The 2011, Mw9.0 Tohoku earthquake was followed by an abundant amount of seismicity providing a unique opportunity to analyze the triggering mechanism of great earthquakes. Although the Tohoku earthquake occurred close to a dense seismic network, many aftershocks that occurred in the first few hours after the mainshock are not recorded in the earthquake catalogs. Here we use a template waveform approach to recover as many as possible missing events in the first 12 hours following the Tohoku mainshock. Our analysis is able to detect about 1.4 times more events than those listed in the High Sensitivity Seismograph (Hi-net) earthquake catalog. Combining our new dataset with earthquakes that occurred at latter times, we are able to observe a continuous decay of the aftershock rate and along strike expansion of aftershock area. We relate the latter observation to the occurrence of post-seismic slip over the deep interface.
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 Early aftershock activity carries useful information regarding the triggering mechanism of earthquakes [e.g., Helmstetter and Shaw, 2009]. Accurate detections and characterization of this activity are thus needed to interpret the evolution of aftershock sequences. Quantifying this activity is also important when analyzing earthquake rate changes caused by sudden stress variations [e.g., Toda et al., 2011]. Unfortunately, numerous earthquakes are often missing in earthquake catalogs following large events due to a large number of events occurring in a short time interval and to the coda-noise generated by the large events of the sequence [e.g.,Kilb et al., 2007]. To overcome this issue, earthquake detection can be improved using the correlation of the continuous seismic signal with pre-determined template events. The waveform matching technique has been proven successful in detecting low frequency earthquakes (LFE) from tremor signals [e.g.,Shelly et al., 2007] and recovering missing earthquakes during aftershock [e.g., Lengliné and Marsan, 2009; Peng and Zhao, 2009], foreshock [Bouchon et al., 2011; Kato et al., 2012] and remotely triggered earthquake sequences [Meng et al., 2012]. Such a technique is capable of identifying earthquakes even when the signal to noise ratio at individual stations is relatively low. It also provides the possibility of estimating the position and magnitude of the detected events, based on the location and magnitude of the template signal.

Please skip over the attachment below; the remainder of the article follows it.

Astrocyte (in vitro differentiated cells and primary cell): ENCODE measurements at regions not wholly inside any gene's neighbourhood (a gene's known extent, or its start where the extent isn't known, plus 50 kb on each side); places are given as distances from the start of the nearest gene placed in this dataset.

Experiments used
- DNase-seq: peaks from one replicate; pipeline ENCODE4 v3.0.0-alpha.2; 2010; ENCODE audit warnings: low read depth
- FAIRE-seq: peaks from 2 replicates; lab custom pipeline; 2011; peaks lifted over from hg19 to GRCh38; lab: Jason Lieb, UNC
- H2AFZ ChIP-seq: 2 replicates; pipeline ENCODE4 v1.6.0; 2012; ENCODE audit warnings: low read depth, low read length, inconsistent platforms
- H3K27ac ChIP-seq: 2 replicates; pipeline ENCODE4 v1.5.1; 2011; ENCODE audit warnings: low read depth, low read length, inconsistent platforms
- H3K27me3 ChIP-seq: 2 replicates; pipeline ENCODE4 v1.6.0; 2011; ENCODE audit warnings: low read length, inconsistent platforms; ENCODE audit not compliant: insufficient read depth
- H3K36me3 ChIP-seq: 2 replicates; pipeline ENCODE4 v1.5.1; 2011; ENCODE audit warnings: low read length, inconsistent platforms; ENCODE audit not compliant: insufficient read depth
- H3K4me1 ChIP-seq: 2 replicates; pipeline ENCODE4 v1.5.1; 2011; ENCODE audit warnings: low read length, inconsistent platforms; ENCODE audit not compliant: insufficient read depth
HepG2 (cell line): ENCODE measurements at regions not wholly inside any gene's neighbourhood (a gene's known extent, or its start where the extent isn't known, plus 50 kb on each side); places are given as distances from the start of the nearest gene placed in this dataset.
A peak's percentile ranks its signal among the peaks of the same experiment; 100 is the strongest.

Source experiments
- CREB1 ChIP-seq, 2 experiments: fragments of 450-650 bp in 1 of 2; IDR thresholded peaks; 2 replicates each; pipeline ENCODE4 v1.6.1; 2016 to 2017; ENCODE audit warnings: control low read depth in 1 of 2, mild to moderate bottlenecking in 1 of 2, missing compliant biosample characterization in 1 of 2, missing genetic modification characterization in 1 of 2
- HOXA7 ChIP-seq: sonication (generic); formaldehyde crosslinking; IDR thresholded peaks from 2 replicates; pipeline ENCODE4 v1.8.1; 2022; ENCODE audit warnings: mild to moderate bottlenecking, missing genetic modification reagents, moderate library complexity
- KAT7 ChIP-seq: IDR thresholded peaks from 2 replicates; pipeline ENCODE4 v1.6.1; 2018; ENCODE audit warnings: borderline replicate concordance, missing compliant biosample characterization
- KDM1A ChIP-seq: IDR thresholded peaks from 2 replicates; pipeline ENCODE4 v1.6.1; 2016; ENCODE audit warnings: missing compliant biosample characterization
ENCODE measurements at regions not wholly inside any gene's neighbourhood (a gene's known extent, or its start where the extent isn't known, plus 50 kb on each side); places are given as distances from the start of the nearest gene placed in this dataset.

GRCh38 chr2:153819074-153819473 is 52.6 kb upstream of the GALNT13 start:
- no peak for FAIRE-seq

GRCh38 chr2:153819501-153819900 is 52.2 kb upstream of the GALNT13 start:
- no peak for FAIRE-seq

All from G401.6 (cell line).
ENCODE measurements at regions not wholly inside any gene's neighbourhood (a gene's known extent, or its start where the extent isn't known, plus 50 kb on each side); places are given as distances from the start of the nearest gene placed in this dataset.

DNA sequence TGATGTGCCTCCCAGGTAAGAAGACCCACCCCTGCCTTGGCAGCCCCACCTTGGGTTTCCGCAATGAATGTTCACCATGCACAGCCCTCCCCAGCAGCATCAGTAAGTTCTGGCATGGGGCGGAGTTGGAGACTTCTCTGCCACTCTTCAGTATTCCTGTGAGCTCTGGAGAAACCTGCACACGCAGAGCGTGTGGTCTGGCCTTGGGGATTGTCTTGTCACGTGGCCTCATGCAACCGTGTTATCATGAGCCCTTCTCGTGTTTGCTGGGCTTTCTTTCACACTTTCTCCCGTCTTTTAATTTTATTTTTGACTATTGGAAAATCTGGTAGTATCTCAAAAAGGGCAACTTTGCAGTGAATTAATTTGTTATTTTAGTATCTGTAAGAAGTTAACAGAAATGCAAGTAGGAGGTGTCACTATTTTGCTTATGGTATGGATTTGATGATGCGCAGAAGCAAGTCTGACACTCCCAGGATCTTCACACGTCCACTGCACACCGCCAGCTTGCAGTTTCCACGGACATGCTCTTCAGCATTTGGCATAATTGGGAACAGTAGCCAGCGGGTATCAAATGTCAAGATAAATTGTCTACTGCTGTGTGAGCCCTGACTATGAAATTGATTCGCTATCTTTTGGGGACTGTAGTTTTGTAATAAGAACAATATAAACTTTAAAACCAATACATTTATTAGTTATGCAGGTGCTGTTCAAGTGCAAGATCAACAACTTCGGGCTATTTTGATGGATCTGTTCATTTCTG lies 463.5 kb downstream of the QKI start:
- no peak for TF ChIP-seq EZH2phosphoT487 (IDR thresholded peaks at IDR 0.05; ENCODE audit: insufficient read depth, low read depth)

The 2011, Mw9.0 Tohoku megathrust earthquake produced an unprecedented amount of seismic activity providing a unique opportunity to analyze the earthquake triggering caused by such a mega-earthquake. However, because the aforementioned incompleteness of the catalog, especially immediately after the mainshock, the genuine patterns of seismicity changes remain to be revealed.
 We use the waveform matching technique to identify aftershocks in the first 12 hours following the 2011 Tohoku earthquake. We show that our method is capable of recovering many missed aftershocks even by the most complete earthquake catalog during this time period (the Hi-net catalog). Magnitude and position of the newly detected events are also estimated. We find an apparent continuous decay of the aftershock rate during the entire time interval investigated in this study. Our results also suggest that the aftershocks, in the down-dip portion of the subduction interface, expanded southward, extending the initial size of the aftershock area.